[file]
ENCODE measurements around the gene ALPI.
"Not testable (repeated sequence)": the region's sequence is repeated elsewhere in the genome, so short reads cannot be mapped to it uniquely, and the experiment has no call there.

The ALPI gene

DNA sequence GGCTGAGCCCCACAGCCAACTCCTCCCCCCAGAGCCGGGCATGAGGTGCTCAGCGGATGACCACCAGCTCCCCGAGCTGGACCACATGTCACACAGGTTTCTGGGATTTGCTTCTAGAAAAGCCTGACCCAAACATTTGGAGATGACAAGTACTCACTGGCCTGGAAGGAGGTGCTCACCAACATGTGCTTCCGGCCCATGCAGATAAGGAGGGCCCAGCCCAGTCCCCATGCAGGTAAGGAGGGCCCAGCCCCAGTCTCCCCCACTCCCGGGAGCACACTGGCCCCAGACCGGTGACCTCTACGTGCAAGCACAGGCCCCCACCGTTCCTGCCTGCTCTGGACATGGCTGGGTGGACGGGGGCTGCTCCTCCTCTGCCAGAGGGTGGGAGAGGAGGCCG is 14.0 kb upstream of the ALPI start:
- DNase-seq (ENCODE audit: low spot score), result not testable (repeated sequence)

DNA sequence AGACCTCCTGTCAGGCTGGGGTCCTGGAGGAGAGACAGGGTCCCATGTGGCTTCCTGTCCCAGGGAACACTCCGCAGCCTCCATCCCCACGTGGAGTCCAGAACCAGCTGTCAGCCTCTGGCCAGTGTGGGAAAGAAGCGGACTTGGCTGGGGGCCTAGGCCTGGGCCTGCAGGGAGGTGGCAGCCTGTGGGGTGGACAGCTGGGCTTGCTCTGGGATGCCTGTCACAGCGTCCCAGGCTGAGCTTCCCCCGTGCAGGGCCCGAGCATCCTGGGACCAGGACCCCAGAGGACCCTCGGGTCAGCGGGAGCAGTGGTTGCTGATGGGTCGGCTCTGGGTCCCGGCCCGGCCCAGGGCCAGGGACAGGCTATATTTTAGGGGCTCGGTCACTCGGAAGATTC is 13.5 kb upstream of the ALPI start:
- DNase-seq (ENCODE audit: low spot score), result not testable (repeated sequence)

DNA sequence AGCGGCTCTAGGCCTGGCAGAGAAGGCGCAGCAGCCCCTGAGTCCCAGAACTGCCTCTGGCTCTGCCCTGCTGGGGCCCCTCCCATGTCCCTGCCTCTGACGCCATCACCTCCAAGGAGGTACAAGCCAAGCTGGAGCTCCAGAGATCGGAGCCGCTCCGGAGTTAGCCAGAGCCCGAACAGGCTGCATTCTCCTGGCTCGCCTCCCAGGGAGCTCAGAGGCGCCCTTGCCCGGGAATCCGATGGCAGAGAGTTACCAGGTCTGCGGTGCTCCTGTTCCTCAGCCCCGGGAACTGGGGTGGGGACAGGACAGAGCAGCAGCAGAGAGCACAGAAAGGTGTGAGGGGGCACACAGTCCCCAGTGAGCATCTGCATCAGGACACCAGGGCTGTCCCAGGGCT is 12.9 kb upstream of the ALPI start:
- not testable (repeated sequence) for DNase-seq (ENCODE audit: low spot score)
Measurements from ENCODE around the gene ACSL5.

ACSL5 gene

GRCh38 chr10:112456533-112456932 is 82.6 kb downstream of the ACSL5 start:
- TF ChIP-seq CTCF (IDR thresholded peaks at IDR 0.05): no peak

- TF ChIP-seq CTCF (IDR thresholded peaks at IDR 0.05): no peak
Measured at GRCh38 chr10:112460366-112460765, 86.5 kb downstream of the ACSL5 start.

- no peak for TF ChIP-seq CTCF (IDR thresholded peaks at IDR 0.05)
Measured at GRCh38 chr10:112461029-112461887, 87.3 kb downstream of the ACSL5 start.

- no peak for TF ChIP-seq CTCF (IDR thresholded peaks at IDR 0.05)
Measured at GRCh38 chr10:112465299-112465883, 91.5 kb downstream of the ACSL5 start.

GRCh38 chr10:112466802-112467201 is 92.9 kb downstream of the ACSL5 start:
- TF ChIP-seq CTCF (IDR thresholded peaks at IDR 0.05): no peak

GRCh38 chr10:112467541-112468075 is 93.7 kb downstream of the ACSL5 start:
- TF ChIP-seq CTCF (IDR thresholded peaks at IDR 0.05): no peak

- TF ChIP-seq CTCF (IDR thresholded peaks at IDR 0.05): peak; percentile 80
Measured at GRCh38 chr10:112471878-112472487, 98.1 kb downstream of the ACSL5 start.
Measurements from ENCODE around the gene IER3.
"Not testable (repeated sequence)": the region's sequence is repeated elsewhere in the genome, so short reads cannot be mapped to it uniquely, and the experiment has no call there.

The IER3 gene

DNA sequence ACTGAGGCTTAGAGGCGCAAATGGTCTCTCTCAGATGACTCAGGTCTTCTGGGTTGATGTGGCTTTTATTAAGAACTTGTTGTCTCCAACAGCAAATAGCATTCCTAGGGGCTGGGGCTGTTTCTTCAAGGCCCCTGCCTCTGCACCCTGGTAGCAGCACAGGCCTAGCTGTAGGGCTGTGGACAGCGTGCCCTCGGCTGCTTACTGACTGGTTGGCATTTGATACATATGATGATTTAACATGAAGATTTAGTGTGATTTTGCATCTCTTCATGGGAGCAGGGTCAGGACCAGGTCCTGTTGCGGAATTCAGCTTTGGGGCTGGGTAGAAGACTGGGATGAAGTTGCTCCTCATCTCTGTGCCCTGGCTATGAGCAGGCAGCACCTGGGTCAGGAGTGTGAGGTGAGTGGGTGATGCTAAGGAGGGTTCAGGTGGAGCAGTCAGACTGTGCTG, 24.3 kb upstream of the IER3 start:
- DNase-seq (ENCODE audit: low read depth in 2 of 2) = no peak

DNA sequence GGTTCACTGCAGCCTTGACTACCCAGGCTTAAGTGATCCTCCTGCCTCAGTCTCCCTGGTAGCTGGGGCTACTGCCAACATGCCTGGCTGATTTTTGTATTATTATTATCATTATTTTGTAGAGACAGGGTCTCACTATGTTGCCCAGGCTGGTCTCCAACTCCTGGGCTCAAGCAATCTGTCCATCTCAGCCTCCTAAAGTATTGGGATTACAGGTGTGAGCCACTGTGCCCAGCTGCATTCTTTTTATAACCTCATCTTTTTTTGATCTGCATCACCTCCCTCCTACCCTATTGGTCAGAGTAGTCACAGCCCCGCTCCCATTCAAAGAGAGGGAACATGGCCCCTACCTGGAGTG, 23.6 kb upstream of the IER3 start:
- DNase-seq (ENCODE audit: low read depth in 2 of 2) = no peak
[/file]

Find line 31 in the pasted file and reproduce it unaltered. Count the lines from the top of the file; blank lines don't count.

DNA sequence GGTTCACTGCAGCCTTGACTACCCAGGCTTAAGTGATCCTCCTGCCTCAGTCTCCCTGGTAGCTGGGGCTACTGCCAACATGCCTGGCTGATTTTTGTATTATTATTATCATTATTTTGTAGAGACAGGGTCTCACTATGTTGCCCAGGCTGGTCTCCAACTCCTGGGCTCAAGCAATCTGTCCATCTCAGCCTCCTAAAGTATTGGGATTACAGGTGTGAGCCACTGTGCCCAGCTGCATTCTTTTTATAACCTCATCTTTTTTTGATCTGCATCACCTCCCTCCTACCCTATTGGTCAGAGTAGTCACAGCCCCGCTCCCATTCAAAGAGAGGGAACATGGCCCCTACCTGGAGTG, 23.6 kb upstream of the IER3 start: